As religion-law scholar Douglas Laycock put it, writing in another case on behalf of Muslim American veterans: “If government can sponsor a Christian cross and deny that it has done anything religious, then words and symbols have no meaning and the Court has consigned the Establishment Clause to the world of Alice in Wonderland.”

That’s exactly what some advocates are hoping will happen, however. The Supreme Court has long made clear that the Establishment Clause prohibits government from acting in a way that has the purpose or effect of advancing or endorsing religion, including by sponsoring an official display that promotes one particular faith. These constitutional rules recognize that, when it comes to protecting and maximizing religious freedom, words and symbols do matter.

Even if no one is formally coerced into religious exercise, when government promotes a religious message, it improperly ties religious beliefs to political standing. Those who follow the promoted faith are favored; those who don’t — well, we’ve seen what happens to them

Critics of these rules will urge the court to use the Bladensburg cross case to overturn or nullify them. If that happens, it will open the door for government officials across the country to erect religious displays that promote the majority faith and send the message that religious minorities are not welcome in their communities.

No matter how you spin it, the state of Maryland’s display of a 40-foot Latin cross promotes Christianity. It has the effect of denigrating non-Christians and plays into the hands of those who are prejudiced against them. A Supreme Court ruling that permits the state government to continue sponsoring the Bladensburg cross would unwisely turn its back on our most treasured and enduring religious-freedom principles.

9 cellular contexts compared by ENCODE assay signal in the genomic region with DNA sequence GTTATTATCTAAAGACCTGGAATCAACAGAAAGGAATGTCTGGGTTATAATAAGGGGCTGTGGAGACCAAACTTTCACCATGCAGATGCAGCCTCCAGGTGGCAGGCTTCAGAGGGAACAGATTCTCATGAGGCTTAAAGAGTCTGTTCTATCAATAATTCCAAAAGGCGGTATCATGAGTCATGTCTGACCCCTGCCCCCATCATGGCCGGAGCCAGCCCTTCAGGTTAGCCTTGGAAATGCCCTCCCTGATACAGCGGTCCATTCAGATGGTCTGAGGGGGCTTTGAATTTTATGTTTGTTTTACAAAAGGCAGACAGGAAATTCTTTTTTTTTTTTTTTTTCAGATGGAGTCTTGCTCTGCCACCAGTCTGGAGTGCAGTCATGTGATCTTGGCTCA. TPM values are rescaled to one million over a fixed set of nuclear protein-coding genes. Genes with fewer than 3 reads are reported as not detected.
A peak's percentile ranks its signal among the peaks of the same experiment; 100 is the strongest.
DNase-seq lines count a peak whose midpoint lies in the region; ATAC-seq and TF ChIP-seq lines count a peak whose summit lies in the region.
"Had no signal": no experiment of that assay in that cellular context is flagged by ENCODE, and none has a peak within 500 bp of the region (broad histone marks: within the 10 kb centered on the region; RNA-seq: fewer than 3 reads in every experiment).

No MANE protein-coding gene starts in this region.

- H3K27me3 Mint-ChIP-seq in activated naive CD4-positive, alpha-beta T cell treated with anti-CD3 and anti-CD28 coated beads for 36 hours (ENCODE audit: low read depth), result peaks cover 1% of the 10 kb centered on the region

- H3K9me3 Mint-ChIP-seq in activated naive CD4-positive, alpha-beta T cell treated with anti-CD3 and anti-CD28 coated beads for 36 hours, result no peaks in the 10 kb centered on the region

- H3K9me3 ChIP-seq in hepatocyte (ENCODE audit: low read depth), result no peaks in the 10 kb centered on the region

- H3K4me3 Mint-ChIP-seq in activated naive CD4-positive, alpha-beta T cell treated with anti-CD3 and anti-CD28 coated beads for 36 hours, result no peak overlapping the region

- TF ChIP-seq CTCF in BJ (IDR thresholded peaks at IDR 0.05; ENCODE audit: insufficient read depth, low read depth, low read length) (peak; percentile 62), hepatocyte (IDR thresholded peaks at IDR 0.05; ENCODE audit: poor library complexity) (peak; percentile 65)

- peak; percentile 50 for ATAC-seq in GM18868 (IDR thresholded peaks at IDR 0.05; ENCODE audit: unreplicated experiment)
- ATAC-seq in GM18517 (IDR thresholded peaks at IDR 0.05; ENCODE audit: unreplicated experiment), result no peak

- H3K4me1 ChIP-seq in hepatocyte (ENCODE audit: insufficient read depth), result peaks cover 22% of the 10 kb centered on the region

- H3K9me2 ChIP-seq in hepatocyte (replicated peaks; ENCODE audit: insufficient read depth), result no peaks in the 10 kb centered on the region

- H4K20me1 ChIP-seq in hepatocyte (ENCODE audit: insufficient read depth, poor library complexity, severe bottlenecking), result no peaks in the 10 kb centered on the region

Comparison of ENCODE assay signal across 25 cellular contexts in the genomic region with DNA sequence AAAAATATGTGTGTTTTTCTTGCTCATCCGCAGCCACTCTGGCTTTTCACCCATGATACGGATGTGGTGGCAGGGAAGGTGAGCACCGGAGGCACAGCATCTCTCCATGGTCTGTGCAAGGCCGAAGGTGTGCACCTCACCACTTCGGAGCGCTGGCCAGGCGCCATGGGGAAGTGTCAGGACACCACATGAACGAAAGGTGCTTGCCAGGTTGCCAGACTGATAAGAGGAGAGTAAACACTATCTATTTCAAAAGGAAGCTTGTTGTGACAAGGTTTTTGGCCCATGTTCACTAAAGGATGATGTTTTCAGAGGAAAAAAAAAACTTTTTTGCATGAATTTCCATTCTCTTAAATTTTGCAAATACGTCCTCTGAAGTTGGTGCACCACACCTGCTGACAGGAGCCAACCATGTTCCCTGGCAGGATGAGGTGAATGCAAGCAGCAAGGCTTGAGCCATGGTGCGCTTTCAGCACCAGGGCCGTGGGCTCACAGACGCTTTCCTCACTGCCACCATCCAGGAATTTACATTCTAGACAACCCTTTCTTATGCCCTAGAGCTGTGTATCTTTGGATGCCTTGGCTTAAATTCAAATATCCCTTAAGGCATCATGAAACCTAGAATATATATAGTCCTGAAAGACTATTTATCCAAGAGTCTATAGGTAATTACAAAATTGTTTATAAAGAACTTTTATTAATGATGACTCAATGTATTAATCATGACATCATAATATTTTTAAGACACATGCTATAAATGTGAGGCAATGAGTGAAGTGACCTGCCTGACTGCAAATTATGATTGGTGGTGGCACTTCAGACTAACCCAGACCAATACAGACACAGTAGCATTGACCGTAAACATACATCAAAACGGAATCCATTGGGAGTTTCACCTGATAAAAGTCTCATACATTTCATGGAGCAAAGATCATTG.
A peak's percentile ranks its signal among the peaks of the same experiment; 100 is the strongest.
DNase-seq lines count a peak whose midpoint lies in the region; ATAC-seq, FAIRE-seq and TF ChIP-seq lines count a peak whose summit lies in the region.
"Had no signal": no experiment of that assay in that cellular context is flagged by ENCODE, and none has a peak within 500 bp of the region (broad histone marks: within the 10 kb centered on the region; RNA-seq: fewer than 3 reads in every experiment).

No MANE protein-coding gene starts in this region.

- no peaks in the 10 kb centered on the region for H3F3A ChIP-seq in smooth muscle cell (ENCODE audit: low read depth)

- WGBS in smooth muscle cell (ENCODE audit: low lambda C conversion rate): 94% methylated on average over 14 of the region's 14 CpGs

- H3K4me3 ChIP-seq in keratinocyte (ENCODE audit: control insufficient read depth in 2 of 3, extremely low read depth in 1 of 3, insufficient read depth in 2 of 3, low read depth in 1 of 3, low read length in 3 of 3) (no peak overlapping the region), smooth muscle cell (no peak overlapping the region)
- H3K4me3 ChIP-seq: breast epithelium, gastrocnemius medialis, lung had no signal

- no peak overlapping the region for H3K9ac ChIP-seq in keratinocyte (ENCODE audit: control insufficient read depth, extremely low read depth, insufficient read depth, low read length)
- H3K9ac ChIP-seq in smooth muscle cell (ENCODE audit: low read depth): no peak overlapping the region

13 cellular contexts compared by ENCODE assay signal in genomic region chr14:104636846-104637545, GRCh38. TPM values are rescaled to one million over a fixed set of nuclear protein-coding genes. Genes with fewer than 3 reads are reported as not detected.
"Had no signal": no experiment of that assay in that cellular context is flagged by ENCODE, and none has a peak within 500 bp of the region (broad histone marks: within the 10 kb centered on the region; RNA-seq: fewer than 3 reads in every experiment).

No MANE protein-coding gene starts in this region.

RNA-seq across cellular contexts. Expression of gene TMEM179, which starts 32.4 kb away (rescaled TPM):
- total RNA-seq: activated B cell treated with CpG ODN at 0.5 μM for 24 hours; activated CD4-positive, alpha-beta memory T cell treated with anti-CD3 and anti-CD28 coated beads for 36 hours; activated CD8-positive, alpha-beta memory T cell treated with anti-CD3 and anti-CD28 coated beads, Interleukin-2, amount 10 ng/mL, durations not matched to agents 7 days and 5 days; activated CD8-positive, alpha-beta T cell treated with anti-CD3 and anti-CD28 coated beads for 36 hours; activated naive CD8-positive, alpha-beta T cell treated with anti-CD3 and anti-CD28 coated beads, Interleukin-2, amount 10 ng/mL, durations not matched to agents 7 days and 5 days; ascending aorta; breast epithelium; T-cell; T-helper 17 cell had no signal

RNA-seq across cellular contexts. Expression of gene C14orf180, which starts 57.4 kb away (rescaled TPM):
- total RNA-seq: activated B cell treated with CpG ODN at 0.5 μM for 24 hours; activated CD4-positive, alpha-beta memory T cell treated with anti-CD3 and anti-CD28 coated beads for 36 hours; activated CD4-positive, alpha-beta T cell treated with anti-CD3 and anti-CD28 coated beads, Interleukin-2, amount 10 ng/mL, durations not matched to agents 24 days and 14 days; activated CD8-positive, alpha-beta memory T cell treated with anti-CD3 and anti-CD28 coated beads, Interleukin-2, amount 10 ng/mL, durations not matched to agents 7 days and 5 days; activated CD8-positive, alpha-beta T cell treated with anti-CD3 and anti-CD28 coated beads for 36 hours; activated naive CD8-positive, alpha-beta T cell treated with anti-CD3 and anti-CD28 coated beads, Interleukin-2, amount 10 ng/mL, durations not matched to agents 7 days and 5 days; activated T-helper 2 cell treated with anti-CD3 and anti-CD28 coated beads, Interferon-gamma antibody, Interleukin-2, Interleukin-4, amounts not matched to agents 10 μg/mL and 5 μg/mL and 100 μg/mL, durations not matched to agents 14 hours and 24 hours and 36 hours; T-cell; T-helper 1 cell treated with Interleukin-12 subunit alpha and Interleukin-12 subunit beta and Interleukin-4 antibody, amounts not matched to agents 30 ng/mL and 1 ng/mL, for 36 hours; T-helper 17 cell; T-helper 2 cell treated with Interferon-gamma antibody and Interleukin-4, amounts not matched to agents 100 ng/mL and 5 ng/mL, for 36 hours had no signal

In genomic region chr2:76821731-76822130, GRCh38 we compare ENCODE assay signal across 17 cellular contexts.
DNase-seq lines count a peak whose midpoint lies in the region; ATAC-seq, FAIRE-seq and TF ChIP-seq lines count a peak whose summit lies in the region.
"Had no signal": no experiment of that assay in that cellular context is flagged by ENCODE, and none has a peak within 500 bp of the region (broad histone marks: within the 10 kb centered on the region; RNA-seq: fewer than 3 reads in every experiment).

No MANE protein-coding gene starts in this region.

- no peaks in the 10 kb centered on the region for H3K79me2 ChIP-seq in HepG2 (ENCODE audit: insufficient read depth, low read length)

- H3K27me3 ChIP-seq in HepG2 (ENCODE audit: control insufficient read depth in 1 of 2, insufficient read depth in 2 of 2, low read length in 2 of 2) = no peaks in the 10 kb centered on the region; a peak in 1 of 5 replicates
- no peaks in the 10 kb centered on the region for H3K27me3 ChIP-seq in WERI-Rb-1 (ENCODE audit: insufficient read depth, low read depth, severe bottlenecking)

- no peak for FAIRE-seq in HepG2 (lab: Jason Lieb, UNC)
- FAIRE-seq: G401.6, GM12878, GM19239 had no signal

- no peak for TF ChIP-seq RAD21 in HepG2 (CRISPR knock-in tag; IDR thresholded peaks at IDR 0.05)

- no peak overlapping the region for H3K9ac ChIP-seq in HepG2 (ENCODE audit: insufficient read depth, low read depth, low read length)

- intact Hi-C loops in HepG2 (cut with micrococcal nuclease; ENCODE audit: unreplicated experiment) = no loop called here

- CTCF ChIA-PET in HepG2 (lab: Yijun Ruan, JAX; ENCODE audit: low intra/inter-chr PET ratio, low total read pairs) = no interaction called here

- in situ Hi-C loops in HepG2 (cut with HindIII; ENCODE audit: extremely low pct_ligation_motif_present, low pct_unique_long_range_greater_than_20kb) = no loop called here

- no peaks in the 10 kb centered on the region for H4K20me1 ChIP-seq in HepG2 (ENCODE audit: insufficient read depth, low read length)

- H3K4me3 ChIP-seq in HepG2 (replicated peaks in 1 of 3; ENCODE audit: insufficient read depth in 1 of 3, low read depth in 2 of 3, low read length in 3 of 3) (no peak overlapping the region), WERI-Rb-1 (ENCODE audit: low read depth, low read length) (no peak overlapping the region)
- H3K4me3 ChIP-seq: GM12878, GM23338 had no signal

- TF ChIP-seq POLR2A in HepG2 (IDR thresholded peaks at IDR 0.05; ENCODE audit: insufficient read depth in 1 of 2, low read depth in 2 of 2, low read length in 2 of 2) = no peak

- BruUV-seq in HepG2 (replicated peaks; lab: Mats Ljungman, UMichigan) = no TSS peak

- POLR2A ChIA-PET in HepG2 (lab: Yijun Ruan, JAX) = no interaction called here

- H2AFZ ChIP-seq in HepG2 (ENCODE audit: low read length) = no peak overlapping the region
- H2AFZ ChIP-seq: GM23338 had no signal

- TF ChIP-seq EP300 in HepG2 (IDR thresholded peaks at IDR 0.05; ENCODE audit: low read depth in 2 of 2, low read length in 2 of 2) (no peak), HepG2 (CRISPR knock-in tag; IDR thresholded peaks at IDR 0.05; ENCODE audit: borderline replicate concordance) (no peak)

We hope the Court does not repeat its mistakes of last term and affirms the lower court’s decision, which held that the state of Maryland’s display of the cross unconstitutionally “endorses Christianity -- not only above all other faiths, but also to their exclusion.”

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Annette William...

I grew up seeing this War Monument frequently. Both of my Grandfathers fought in WWI and thought it paid homage to all of the soldiers who fought and died with them. They saw no religious significance, but that was then. We are more enlightened about how our words and actions are perceived and can hurt others.
I would contribute to a fund that over this from a governmentally owned entity to private ownership. I do not believe public ownership or public funds should support this. I would hate to see it removed, selfishly because it is part of my personal history.

Annette William...

I grew up seeing this War Monument frequently. Both of my Grandfathers fought in WWI and thought it paid homage to all of the soldiers who fought and died with them. They saw no religious significance, but that was then. We are more enlightened about how our words and actions are perceived and can hurt others.
I would contribute to a fund that over this from a governmentally owned entity to private ownership. I do not believe public ownership or public funds should support this. I would hate to see it removed, selfishly because it is part of my personal history.

Mister Sterling